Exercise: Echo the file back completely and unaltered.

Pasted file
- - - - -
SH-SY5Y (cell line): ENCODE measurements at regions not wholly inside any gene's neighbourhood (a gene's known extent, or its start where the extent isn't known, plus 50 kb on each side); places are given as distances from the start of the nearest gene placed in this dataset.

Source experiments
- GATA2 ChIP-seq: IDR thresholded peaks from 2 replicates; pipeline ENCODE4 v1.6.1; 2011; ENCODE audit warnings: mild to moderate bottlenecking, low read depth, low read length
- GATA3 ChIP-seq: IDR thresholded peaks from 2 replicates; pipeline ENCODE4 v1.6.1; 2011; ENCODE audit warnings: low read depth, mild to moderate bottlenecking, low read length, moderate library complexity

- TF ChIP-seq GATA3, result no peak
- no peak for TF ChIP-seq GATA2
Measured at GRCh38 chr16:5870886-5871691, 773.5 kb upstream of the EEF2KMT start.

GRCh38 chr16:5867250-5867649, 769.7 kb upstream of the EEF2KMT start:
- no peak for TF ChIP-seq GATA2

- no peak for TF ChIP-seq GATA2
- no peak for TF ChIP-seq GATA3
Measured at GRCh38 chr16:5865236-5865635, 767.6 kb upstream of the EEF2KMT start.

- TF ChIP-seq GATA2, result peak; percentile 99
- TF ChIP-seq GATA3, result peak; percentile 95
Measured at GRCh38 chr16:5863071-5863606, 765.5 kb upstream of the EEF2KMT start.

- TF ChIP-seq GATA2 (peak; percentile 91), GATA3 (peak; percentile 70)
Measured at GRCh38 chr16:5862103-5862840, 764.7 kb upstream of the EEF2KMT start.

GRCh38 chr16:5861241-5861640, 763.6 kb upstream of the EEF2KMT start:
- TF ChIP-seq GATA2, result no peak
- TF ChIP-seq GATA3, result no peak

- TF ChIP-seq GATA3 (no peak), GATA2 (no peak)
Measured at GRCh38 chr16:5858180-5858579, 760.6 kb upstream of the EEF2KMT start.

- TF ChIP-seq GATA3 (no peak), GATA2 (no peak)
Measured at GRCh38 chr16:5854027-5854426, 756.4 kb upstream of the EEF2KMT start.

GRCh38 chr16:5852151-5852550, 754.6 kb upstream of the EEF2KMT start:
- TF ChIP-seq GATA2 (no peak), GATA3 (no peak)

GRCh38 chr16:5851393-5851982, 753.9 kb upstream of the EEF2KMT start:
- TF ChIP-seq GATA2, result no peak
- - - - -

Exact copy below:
SH-SY5Y (cell line): ENCODE measurements at regions not wholly inside any gene's neighbourhood (a gene's known extent, or its start where the extent isn't known, plus 50 kb on each side); places are given as distances from the start of the nearest gene placed in this dataset.

Source experiments
- GATA2 ChIP-seq: IDR thresholded peaks from 2 replicates; pipeline ENCODE4 v1.6.1; 2011; ENCODE audit warnings: mild to moderate bottlenecking, low read depth, low read length
- GATA3 ChIP-seq: IDR thresholded peaks from 2 replicates; pipeline ENCODE4 v1.6.1; 2011; ENCODE audit warnings: low read depth, mild to moderate bottlenecking, low read length, moderate library complexity

- TF ChIP-seq GATA3, result no peak
- no peak for TF ChIP-seq GATA2
Measured at GRCh38 chr16:5870886-5871691, 773.5 kb upstream of the EEF2KMT start.

GRCh38 chr16:5867250-5867649, 769.7 kb upstream of the EEF2KMT start:
- no peak for TF ChIP-seq GATA2

- no peak for TF ChIP-seq GATA2
- no peak for TF ChIP-seq GATA3
Measured at GRCh38 chr16:5865236-5865635, 767.6 kb upstream of the EEF2KMT start.

- TF ChIP-seq GATA2, result peak; percentile 99
- TF ChIP-seq GATA3, result peak; percentile 95
Measured at GRCh38 chr16:5863071-5863606, 765.5 kb upstream of the EEF2KMT start.

- TF ChIP-seq GATA2 (peak; percentile 91), GATA3 (peak; percentile 70)
Measured at GRCh38 chr16:5862103-5862840, 764.7 kb upstream of the EEF2KMT start.

GRCh38 chr16:5861241-5861640, 763.6 kb upstream of the EEF2KMT start:
- TF ChIP-seq GATA2, result no peak
- TF ChIP-seq GATA3, result no peak

- TF ChIP-seq GATA3 (no peak), GATA2 (no peak)
Measured at GRCh38 chr16:5858180-5858579, 760.6 kb upstream of the EEF2KMT start.

- TF ChIP-seq GATA3 (no peak), GATA2 (no peak)
Measured at GRCh38 chr16:5854027-5854426, 756.4 kb upstream of the EEF2KMT start.

GRCh38 chr16:5852151-5852550, 754.6 kb upstream of the EEF2KMT start:
- TF ChIP-seq GATA2 (no peak), GATA3 (no peak)

GRCh38 chr16:5851393-5851982, 753.9 kb upstream of the EEF2KMT start:
- TF ChIP-seq GATA2, result no peak